Mold blooms on the yogurt, furring the edges
in ancient colors. My body is something I have worn

for other people. Even five years ago
I would not recognize myself today, married, gallon bags

of animal bone and corncobs in the freezer to boil for stock.
I am far away from the cities of my girlhood, cool concrete

of their stairwells. The new therapist wants a list of compliments
I’d give myself on behalf of those who love me,

and all I can come up with is resourceful. For a time I believed
myself in love with Orpheus, which only meant I loved

what I could make if I were free from what happened to my body.
That man who would never touch me, kept distant and without danger 

by the barriers of fiction. Then I believed the work would save me.
I have no real use now for those Greek myths, their dead girls,

women raped by men and animals. Today the door is locked. Today nobody
is outside. Muscle cramping mid-lap in the dark blue water.

Now I embroider flowers in dim colors in my new country of flowers,
clumsy stitches through the stencil of an orchid, remembering

my younger mouth pressed to a flute, unable to release the breath.
I’d liked that he was a musician, fingers long as spring onions.

As a child I ruined my sweaters, the sleeves tugged down to cover
my hand before touching any doorknob or handling coins.

Teenaged, loitering, urgently lonely. The cotton t-shirts curled
at their sliced hems. Now I am thick-fingered and practical

as my mother and her mother, smell of bleach against ceramic.
Gone is L’s humid little apartment, violent stain on the bathroom tile,

a bottle of crimson nail-polish shattered long ago and leaving
streaks like blood. Her dirty living room where I slept

for nights on end, though my own apartment was nearby, cleaner—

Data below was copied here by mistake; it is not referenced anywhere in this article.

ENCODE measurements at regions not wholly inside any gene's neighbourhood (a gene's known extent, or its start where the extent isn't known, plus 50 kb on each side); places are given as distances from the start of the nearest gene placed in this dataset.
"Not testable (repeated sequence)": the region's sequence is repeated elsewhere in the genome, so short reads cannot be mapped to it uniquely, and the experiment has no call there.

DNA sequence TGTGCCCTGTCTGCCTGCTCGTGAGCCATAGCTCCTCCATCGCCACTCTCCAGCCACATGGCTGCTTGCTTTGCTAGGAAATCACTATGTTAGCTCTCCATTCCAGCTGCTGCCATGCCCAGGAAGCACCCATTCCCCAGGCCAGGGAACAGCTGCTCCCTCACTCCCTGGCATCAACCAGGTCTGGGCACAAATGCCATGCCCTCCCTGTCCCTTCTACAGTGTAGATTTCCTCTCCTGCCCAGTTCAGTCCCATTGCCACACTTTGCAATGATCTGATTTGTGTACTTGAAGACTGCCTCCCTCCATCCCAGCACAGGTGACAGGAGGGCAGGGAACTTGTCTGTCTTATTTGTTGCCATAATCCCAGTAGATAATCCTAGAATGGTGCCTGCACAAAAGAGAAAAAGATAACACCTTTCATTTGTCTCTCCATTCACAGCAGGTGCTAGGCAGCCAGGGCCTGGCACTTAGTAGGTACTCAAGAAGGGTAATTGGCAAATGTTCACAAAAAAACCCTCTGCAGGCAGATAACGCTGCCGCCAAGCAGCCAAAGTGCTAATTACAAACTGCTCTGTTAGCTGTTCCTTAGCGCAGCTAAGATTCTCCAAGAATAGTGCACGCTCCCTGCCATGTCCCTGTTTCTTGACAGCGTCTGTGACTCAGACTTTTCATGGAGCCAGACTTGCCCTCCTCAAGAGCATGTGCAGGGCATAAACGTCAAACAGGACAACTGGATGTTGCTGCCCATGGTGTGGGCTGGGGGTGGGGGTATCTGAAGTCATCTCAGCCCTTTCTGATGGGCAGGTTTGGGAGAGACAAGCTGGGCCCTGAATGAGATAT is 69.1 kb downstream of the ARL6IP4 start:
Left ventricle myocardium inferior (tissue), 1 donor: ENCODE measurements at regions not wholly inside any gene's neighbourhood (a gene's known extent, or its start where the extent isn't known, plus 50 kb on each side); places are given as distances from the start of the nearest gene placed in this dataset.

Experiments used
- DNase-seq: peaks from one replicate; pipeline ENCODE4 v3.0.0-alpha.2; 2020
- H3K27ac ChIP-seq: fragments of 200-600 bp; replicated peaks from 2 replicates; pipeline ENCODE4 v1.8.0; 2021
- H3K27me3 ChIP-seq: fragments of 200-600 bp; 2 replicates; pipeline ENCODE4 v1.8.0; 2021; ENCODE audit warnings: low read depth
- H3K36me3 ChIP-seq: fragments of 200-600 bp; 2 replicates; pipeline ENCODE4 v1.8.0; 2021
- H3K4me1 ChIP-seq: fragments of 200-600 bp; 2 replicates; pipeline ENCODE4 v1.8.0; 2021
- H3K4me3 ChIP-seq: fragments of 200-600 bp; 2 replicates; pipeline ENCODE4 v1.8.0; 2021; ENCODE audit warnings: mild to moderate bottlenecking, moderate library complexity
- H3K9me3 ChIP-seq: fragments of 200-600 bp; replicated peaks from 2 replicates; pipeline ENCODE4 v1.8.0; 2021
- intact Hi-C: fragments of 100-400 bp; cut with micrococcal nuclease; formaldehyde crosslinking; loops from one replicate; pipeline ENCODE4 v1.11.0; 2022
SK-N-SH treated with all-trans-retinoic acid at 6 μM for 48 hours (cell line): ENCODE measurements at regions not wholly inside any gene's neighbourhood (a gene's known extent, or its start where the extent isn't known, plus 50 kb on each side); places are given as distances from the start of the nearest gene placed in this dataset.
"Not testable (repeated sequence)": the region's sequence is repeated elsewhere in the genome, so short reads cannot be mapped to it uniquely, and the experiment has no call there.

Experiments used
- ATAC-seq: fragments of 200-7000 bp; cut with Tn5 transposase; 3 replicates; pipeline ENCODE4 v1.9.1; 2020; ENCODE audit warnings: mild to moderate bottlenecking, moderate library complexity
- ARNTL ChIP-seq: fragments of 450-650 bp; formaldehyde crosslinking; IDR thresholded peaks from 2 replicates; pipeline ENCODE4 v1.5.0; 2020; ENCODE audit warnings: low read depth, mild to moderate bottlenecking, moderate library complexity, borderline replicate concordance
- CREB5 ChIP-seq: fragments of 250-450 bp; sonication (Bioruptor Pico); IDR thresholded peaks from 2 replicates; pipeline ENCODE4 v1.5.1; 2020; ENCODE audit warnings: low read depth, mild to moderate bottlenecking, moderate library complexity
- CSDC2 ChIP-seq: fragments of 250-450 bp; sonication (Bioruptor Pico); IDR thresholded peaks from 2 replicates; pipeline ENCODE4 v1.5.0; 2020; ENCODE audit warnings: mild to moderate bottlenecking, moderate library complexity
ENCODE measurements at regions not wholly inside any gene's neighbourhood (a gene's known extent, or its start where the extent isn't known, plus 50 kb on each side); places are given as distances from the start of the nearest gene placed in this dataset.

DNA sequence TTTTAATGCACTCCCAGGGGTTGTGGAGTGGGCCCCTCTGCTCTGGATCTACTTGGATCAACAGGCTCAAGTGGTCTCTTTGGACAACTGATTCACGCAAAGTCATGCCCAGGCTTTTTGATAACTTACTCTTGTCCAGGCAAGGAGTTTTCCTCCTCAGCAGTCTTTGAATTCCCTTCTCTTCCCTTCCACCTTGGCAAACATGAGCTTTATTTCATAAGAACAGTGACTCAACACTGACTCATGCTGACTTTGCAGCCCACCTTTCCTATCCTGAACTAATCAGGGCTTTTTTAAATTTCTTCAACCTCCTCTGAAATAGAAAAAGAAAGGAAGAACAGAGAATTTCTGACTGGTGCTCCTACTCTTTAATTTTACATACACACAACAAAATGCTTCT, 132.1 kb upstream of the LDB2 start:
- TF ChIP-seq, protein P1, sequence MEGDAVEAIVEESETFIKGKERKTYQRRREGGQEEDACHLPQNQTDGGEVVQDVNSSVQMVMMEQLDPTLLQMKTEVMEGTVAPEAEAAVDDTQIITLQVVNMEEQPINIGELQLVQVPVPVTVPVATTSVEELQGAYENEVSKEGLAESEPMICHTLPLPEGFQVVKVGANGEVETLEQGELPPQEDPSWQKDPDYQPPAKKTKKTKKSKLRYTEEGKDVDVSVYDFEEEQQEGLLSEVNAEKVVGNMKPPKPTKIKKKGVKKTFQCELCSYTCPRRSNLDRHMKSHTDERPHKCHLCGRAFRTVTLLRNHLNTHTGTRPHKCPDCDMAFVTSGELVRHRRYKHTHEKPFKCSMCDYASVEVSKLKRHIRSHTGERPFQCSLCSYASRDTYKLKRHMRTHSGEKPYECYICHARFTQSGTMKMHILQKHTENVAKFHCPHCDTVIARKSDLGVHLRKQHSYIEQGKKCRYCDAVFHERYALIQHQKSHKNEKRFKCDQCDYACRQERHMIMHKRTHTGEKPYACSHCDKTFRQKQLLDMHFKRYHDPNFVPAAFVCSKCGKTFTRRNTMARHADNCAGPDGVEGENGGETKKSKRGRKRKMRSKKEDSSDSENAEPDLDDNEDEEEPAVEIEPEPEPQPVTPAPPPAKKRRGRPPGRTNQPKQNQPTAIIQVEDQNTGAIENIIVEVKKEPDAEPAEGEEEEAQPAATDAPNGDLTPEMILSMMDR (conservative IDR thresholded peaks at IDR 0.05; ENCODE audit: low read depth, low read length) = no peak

I can’t imagine them, the poems that softened the hearts of gods,
the poems that changed anything.

That night, metal of the fire escape against my bare legs, I accepted
my first cigarette and she allowed me to tell the entire story

without using the real words. The night cooling and gathered close.
The way nothing ever feels truly clean

in summer. And all I know about Eurydice
is that she died. My every other fact about her is about him.


i was born i was planted

at the rupture the root where land became ocean became land

anew i split from my parallel self i split from its shape refusing root in my fallow mouth

the girl i also could have been cleaving my life neatly

& her name / easy / i know the story & my name / taken from a dead woman

all her life / my mother wanted to remember / to fill an aperture with

a girl named for a flower cut jasmine in a bowl

whose oil scents all our longing

our mothers / our mothers’

petals wrung wilting

for their perfume garlands hanging from our necks


Because I am their daughter my body is not mine.
I was raised like fruit, unpeeled & then peeled. Raised
to bleed in some man’s bed. I was given my name
& with it my instructions. Pure. Pure.

& is it wasted on me? Every moment I do not touch
myself, every moment I leave my body on its back
to be a wife while I go somewhere above the room.

I return to the soil & search. I know it’s there. Buried
shallow, wrapped in rags dark with old & forgotten rust,
their discarded part. Buried without ceremony,
buried like fallen seeds.

I wonder about the trees: Date palms veined
through the fruit with the copper taste of cutting.
Guavas that, when slit, purple dark as raw meat.

I have to wonder, of course, about the blood orange,
about the pomegranate, splayed open, like something
that once was alive & remains.

About the Author

Safia Elhillo
Safia Elhillo is an award-winning poet and author. Her debut YA novel in verse, Home Is Not a Country, was longlisted for the National Book Award and received a Coretta Scott King Author Honor and an Arab American Book Award. Sudanese by way of Washington, DC, Safia is a Pushcart Prize nominee, co-winner of the 2015 Brunel International African Poetry Prize, and listed in Forbes Africa’s 2018 “30 Under 30.” She lives in Los Angeles. More by Safia Elhillo
Decorative Carat
Random House Publishing Group